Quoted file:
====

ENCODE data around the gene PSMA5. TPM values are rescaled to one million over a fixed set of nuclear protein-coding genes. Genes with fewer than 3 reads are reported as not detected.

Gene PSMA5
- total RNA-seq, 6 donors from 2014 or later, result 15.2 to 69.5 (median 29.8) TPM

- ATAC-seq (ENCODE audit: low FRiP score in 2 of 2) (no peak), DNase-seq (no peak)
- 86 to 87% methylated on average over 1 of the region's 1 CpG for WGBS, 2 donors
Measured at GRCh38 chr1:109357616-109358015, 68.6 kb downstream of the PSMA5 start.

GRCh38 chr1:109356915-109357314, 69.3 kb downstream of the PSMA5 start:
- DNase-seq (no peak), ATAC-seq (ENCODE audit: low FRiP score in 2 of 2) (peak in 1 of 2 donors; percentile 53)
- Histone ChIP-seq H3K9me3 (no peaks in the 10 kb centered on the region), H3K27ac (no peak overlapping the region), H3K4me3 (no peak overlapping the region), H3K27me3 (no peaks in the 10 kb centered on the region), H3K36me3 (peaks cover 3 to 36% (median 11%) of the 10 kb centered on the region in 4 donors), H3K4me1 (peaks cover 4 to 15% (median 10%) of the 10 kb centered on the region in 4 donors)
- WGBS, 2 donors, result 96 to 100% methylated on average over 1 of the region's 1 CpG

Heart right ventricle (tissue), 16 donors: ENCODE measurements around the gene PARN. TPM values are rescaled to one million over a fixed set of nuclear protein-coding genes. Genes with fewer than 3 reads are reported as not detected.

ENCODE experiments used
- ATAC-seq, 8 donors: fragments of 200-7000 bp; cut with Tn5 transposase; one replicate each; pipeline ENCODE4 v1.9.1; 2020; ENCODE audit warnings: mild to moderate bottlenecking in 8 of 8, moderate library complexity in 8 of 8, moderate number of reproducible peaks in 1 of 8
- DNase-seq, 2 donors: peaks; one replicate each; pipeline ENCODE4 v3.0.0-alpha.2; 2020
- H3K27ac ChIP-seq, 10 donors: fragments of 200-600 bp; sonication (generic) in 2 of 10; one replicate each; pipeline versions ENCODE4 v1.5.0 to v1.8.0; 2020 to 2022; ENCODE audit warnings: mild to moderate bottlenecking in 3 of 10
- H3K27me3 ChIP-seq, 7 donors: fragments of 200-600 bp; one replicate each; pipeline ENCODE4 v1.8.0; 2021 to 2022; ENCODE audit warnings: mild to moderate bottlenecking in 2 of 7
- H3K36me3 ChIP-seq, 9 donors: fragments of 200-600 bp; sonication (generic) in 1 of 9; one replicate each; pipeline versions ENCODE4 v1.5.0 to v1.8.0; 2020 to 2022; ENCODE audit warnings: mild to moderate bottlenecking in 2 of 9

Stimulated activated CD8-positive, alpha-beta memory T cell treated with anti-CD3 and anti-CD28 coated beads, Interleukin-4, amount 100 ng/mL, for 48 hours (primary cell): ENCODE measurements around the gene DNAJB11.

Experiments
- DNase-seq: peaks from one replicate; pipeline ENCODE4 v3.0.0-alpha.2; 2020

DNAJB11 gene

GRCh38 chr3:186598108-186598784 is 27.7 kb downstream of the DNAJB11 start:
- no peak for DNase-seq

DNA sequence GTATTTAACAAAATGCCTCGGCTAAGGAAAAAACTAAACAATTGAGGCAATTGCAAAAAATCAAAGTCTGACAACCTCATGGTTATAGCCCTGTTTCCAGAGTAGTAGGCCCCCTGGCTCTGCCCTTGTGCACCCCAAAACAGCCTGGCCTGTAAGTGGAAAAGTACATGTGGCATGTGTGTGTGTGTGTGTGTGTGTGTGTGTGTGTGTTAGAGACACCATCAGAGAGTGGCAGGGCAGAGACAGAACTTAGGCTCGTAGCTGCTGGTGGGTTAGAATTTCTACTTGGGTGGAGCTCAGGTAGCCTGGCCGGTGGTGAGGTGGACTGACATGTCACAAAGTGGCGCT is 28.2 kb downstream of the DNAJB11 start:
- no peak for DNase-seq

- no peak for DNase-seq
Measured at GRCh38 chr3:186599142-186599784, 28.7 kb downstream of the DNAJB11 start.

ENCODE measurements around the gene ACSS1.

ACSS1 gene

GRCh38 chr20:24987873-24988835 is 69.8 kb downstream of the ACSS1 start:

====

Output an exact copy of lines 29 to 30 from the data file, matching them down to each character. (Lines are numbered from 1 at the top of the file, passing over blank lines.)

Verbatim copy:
ACSS1 gene

GRCh38 chr20:24987873-24988835 is 69.8 kb downstream of the ACSS1 start: